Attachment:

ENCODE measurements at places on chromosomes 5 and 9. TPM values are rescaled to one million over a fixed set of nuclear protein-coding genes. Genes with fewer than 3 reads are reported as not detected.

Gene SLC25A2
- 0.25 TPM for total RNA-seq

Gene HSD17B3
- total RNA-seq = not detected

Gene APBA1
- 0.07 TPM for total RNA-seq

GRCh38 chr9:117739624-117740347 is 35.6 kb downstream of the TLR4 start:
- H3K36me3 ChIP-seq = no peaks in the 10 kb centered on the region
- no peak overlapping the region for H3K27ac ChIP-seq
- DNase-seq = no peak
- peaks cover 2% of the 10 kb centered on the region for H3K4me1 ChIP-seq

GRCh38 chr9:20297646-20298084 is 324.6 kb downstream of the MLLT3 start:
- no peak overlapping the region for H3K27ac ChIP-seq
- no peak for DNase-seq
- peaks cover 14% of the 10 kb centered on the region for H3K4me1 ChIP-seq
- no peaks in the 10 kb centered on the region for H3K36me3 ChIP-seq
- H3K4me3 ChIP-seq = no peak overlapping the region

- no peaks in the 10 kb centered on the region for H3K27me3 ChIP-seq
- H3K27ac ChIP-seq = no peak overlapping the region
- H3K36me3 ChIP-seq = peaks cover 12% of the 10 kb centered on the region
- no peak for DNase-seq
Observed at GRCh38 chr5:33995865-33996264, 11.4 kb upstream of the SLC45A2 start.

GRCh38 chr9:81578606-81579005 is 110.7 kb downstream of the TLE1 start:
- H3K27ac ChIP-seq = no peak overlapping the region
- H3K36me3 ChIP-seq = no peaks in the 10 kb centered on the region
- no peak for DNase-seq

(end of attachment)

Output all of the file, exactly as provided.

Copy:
ENCODE measurements at places on chromosomes 5 and 9. TPM values are rescaled to one million over a fixed set of nuclear protein-coding genes. Genes with fewer than 3 reads are reported as not detected.

Gene SLC25A2
- 0.25 TPM for total RNA-seq

Gene HSD17B3
- total RNA-seq = not detected

Gene APBA1
- 0.07 TPM for total RNA-seq

GRCh38 chr9:117739624-117740347 is 35.6 kb downstream of the TLR4 start:
- H3K36me3 ChIP-seq = no peaks in the 10 kb centered on the region
- no peak overlapping the region for H3K27ac ChIP-seq
- DNase-seq = no peak
- peaks cover 2% of the 10 kb centered on the region for H3K4me1 ChIP-seq

GRCh38 chr9:20297646-20298084 is 324.6 kb downstream of the MLLT3 start:
- no peak overlapping the region for H3K27ac ChIP-seq
- no peak for DNase-seq
- peaks cover 14% of the 10 kb centered on the region for H3K4me1 ChIP-seq
- no peaks in the 10 kb centered on the region for H3K36me3 ChIP-seq
- H3K4me3 ChIP-seq = no peak overlapping the region

- no peaks in the 10 kb centered on the region for H3K27me3 ChIP-seq
- H3K27ac ChIP-seq = no peak overlapping the region
- H3K36me3 ChIP-seq = peaks cover 12% of the 10 kb centered on the region
- no peak for DNase-seq
Observed at GRCh38 chr5:33995865-33996264, 11.4 kb upstream of the SLC45A2 start.

GRCh38 chr9:81578606-81579005 is 110.7 kb downstream of the TLE1 start:
- H3K27ac ChIP-seq = no peak overlapping the region
- H3K36me3 ChIP-seq = no peaks in the 10 kb centered on the region
- no peak for DNase-seq